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How squids outsmart their predators - Carly Anne York


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There are about 500 species of squid, and they live in all the world’s oceans, making them a reliable food source for whales, dolphins, sharks, seabirds, fish - and even other squid. As a result, the squid's most extraordinary adaptations are those that have evolved to help them thwart these predators. Carly Anne York explains how these stealthy cephalopods have mastered deep sea survival.

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Squid are a widely diverse group of invertebrate animals with a rich evolutionary history. Although scientists have identified approximately 500 squid species worldwide, there is still much to learn about these elusive creatures. It is crucial to better understand this group of animals because of their unique biology, as well as their integral role in the marine food web. Squid are prey items for many animals, including fish, cetaceans, and seabirds, but squid themselves are also predators, preying on smaller fish and crustaceans. This makes squids a crucial intermediary in the marine food web. Although there are no species on record that are currently endangered, the human demand for calamari makes them a prime target for potential over-exploitation by the fishing industry. Aside from over-fishing, they are also subject to habitat degradation through ocean pollution, such as chemicals, oils and plastics. Given the essential role of squid in marine food webs, their conservation status should be continually monitored.

The giant squid (Architeuthis dux) has been of particular interest to researchers and to the public because of its large size and folklore. Until recently, the giant squid had never been filmed alive in its habitat. However, researchers recently caught it on video during a deep-sea excursion. Oceanographer Edith Widder shares how her team finally found and filmed the giant squid in her Ted Talk.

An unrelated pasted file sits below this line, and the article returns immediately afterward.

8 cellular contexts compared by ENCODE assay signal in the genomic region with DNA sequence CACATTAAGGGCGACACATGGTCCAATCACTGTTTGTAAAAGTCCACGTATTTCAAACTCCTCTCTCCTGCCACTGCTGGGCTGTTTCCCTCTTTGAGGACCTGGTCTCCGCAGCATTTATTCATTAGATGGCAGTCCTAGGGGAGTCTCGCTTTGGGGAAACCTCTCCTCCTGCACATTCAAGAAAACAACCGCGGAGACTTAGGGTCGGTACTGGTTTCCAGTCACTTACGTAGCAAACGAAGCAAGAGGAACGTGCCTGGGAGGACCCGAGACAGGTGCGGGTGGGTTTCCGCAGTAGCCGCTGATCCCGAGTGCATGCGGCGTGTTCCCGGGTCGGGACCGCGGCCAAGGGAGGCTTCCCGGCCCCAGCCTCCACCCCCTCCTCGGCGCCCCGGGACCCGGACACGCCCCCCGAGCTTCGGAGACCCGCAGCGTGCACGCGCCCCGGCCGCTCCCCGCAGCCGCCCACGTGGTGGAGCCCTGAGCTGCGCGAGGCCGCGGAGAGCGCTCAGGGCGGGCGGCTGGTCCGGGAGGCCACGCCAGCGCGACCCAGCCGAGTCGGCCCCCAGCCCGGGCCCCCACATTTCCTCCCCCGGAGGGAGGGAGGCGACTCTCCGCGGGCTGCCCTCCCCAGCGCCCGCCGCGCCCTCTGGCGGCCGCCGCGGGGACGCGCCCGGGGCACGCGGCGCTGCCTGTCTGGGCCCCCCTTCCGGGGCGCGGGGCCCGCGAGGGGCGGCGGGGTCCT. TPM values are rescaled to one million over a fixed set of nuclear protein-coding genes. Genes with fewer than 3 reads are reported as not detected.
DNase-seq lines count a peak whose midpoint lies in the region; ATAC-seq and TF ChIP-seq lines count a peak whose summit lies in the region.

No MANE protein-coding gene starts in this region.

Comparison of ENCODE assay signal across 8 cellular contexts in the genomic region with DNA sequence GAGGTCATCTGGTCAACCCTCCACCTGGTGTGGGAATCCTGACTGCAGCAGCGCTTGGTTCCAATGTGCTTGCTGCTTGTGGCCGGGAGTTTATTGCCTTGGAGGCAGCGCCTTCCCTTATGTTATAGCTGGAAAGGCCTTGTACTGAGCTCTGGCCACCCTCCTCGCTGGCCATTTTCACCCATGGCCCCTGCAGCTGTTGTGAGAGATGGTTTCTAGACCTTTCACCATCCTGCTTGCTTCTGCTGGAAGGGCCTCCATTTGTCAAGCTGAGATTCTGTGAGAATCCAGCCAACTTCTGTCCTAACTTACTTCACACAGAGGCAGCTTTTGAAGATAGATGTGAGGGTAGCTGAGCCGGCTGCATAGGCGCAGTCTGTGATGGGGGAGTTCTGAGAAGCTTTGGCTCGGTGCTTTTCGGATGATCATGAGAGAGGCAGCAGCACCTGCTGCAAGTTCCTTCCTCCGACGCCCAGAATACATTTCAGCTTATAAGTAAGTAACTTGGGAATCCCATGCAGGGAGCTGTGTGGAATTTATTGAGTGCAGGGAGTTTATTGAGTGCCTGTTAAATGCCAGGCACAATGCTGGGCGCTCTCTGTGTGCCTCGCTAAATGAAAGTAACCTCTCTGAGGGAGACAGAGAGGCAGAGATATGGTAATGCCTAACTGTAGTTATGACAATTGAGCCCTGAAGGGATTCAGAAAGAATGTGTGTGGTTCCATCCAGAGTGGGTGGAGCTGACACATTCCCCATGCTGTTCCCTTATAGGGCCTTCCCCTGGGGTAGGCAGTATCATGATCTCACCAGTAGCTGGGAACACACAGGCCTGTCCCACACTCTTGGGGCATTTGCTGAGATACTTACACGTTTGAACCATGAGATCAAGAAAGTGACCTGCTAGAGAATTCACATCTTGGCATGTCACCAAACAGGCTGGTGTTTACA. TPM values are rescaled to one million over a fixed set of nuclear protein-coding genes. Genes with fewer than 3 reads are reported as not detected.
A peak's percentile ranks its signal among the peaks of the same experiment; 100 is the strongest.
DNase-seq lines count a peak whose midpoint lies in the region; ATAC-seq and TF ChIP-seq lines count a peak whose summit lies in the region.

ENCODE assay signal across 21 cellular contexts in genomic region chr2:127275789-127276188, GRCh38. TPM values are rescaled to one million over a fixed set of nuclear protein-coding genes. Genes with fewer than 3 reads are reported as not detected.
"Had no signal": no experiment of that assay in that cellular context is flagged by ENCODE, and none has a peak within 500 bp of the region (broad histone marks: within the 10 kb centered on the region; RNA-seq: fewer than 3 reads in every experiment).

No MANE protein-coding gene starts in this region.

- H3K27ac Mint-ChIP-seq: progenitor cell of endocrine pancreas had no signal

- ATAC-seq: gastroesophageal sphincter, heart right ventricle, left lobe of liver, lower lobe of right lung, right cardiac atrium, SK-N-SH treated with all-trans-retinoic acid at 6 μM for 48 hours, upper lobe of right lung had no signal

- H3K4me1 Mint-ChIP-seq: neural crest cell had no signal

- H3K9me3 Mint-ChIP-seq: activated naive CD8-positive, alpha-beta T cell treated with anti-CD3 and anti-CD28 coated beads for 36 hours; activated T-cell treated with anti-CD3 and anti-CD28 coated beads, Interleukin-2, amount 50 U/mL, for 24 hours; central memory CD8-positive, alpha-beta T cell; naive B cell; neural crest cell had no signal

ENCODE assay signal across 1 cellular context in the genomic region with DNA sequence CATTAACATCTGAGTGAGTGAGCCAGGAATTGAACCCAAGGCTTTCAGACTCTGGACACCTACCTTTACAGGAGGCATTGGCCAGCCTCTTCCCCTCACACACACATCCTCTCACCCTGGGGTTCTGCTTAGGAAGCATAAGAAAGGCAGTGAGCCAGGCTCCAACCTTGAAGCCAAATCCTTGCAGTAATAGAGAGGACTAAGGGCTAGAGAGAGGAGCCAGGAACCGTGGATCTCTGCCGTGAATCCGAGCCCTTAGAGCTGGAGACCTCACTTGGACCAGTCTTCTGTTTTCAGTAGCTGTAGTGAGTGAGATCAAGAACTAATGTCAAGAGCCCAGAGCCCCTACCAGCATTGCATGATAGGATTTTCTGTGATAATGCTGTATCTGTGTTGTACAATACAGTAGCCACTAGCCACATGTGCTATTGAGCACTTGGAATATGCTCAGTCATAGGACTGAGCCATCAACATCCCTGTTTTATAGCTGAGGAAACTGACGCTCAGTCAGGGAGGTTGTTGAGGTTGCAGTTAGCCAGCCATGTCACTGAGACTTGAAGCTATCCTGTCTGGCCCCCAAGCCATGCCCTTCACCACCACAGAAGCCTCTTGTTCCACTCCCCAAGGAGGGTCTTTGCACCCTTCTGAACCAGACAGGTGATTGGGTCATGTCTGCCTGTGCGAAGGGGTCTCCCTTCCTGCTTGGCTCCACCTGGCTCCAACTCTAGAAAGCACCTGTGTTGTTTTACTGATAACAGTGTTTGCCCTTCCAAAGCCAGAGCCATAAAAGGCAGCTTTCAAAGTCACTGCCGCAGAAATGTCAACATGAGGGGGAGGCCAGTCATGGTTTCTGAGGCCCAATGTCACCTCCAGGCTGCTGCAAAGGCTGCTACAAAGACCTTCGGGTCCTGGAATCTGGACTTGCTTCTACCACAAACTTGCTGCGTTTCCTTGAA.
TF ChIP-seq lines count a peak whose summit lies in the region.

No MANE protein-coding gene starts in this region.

While the search to understand the giant squid is truly fascinating, many research teams are working on understanding the biomechanics and physiology through smaller squid species. The Bartol Lab at Old Dominion University collaborates with engineers on NSF-funded projects aimed at understanding the muscle physiology and fluid mechanics of squid swimming. This data helps researchers understand how squid can efficiently maneuver, given their unique ways of swimming via jet propulsion. The Mooney Lab at Woods Hole Oceanographic Institution is investigating bioacoustics in squid, as well as the physiological impacts of climate change and ocean acidification. The Hanlon Lab at Marine Biological Laboratory has been at the forefront of research on squid behavior, particularly their extraordinary camouflaging abilities. This cutting-edge research will help scientists grow in their understanding of these fascinating invertebrates.

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Meet The Creators

  • Educator Carly Anne York
  • Director Jérémie Balais, Reza Riahi
  • Script Editor Emma Bryce
  • Animator Jérémie Balais, Reza Riahi
  • Sound Designer Raphaël Pibarot
  • Composer Raphaël Pibarot
  • Associate Producer Bethany Cutmore-Scott, Elizabeth Cox
  • Content Producer Gerta Xhelo
  • Editorial Producer Alex Rosenthal
  • Narrator Addison Anderson
  • Fact-Checker Francisco Diez

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